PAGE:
Article Title

"No innocence is safe, When power contests": The Factional Worlds of Caesar and Sejanus


In lieu of an abstract, the first paragraph of the essay follows:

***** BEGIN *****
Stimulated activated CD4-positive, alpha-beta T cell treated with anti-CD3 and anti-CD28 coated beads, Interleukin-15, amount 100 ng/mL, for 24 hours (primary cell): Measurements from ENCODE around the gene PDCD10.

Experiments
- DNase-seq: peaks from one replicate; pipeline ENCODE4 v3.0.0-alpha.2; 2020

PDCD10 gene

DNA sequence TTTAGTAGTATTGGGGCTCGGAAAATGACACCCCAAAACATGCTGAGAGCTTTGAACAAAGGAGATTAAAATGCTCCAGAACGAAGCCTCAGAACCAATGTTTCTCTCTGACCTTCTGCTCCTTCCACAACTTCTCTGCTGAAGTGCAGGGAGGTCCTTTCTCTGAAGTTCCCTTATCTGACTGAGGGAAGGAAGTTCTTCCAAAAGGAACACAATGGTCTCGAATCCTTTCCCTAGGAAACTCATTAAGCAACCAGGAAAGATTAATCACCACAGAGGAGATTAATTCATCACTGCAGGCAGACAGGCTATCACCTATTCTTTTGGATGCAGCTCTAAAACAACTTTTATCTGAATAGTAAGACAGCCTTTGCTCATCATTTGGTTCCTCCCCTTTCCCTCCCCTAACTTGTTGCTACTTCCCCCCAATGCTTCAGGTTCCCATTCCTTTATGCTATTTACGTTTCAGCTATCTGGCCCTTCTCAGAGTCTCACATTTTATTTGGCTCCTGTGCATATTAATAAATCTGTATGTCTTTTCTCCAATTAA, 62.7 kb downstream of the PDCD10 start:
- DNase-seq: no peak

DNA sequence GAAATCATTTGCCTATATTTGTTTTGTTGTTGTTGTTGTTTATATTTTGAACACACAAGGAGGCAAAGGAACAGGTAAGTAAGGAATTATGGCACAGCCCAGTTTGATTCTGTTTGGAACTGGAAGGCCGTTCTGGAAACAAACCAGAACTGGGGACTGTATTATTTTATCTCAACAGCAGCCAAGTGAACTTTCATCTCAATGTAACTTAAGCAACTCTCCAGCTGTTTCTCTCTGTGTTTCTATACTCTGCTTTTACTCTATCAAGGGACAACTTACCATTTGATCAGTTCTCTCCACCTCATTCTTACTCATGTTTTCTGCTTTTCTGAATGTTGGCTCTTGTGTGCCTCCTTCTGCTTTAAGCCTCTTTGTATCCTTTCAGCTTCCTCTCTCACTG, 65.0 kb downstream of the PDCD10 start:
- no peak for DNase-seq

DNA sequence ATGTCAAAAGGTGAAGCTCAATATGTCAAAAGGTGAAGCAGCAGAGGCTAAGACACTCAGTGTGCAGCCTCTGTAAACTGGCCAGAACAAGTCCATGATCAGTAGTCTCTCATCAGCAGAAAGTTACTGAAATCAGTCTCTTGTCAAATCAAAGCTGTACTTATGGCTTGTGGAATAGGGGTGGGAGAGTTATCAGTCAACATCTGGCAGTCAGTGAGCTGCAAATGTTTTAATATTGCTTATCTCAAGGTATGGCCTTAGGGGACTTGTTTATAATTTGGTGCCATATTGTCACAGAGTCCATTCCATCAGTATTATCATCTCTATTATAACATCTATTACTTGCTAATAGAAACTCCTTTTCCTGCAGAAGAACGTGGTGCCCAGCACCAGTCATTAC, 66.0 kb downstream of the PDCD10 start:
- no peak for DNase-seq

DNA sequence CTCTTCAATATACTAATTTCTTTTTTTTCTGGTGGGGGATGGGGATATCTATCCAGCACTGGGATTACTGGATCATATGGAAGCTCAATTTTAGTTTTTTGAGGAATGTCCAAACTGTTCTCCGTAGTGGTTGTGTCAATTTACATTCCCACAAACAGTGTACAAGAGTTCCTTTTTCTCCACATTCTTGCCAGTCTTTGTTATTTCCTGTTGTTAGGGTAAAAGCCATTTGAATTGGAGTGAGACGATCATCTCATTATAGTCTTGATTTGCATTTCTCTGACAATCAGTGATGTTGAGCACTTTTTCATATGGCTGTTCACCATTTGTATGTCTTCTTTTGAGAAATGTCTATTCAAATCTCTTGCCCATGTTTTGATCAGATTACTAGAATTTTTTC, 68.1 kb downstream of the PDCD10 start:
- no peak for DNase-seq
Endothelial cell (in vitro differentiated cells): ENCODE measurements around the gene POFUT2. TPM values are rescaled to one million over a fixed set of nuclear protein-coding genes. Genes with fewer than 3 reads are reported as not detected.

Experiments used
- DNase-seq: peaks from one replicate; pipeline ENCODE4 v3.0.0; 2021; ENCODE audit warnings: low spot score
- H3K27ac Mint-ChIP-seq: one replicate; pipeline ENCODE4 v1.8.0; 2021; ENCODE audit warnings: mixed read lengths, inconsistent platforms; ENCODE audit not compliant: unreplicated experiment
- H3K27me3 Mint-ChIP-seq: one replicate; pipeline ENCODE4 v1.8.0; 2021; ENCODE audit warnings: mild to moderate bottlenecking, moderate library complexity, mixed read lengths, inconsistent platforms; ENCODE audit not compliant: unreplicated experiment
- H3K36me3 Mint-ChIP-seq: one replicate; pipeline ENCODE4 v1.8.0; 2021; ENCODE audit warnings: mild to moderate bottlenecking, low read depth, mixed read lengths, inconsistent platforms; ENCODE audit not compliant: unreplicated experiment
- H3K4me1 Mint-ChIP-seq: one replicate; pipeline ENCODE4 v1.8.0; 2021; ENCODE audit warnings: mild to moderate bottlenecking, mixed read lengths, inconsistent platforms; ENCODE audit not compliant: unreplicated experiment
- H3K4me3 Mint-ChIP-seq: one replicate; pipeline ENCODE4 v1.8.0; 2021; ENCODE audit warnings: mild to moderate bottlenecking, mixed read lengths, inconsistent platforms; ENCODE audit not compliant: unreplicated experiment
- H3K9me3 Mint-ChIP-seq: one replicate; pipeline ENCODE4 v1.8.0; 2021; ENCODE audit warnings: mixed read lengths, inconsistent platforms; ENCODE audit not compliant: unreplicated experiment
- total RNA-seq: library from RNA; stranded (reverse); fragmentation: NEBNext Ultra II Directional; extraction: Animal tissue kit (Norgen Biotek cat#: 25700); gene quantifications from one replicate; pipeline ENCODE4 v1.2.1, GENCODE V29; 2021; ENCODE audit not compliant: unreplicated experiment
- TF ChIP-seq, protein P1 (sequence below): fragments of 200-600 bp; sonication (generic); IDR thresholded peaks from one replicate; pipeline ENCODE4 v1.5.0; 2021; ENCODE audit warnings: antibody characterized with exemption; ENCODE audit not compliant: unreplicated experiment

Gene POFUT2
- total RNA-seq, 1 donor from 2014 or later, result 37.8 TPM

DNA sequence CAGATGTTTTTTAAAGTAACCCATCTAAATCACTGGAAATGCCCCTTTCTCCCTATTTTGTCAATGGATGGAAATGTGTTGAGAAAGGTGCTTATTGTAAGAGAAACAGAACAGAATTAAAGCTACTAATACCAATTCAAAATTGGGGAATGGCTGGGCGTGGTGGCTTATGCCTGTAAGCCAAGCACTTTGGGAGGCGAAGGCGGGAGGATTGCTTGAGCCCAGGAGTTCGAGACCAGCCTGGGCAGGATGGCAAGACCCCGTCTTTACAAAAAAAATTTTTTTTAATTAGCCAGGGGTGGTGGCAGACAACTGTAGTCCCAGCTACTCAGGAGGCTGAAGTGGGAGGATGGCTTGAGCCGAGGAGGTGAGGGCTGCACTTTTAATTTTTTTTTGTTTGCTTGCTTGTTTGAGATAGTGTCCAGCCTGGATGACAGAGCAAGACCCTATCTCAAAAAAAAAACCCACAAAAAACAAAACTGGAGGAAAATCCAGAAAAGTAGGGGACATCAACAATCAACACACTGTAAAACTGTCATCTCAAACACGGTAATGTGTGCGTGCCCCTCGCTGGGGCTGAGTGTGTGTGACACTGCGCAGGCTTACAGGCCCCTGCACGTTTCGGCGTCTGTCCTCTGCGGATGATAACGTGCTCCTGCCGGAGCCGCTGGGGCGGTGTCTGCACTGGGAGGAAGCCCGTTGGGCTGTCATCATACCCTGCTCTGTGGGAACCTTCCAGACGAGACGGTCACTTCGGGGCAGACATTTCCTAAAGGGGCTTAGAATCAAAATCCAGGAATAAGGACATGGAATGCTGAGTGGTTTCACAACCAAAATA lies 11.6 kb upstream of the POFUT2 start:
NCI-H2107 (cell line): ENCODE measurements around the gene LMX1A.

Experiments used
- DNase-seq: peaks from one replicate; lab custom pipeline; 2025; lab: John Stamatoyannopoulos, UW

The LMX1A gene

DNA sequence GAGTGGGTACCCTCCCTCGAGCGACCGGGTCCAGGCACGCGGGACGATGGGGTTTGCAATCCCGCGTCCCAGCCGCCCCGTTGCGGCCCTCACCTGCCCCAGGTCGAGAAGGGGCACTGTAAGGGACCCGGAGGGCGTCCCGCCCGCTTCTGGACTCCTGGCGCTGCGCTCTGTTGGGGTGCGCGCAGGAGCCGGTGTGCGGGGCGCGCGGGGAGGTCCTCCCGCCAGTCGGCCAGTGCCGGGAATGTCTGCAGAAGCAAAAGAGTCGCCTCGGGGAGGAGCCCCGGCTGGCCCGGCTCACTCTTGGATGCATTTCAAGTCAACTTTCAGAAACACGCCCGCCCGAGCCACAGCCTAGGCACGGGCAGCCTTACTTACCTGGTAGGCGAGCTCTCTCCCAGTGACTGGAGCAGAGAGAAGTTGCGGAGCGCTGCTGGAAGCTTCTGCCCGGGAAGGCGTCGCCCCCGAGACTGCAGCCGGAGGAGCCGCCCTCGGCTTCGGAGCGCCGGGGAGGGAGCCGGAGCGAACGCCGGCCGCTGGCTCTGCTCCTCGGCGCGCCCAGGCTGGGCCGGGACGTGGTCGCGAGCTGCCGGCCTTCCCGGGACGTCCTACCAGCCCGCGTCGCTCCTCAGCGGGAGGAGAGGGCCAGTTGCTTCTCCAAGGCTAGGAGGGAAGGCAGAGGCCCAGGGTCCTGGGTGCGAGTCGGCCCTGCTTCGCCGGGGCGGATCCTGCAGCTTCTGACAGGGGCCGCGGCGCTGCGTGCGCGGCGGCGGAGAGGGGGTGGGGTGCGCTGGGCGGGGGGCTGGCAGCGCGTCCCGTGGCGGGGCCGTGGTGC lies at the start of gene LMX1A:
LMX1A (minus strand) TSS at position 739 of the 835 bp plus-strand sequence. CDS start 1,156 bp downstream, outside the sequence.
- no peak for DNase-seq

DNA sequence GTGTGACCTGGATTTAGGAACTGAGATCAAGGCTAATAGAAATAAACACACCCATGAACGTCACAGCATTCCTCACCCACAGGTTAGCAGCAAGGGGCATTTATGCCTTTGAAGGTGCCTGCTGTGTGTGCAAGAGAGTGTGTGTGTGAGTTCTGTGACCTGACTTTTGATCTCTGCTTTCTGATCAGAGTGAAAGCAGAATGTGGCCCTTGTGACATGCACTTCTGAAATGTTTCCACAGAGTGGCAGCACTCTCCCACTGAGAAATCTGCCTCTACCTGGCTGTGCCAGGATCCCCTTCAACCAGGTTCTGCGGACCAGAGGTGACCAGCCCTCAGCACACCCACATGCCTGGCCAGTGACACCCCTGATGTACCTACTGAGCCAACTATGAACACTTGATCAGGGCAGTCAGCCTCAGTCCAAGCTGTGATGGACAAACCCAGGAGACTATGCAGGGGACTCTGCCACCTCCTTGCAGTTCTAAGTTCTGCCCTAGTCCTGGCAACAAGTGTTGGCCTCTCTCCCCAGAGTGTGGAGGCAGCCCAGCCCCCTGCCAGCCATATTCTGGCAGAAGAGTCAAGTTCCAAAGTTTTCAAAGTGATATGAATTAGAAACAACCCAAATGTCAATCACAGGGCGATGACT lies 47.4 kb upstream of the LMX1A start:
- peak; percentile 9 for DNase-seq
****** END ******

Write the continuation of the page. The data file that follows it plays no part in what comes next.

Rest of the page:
Ben Jonson's first Roman tragedy, Sejanus His Fall, and William Shakespeare's Julius Caesar, which preceded it by about four years, are very different plays. Whether Anne Barton is correct in arguing that Jonson's play is "in some ways a reply to Shakespeare's more intuitive, free-flowing treatment of Roman history," critics have tended to focus on the differences between the visions of Rome and its politics offered in the two plays. J. W. Lever, for example, sees Jonson as writing in a tradition that was "less preoccupied than Shakespeare with character as such": Jonson was "more concerned with the political forces at work in history than with virtuous or vicious individuals." And Anthony Miller argues that the two plays "offer strikingly different readings of the workings and destiny of the Roman state": "Sejanus in effect depicts the consequences of the transition from republic to empire which was the subject of Julius Caesar, and in doing so it overturns the [pro-monarchical] assumptions which govern Shakespeare's play."1

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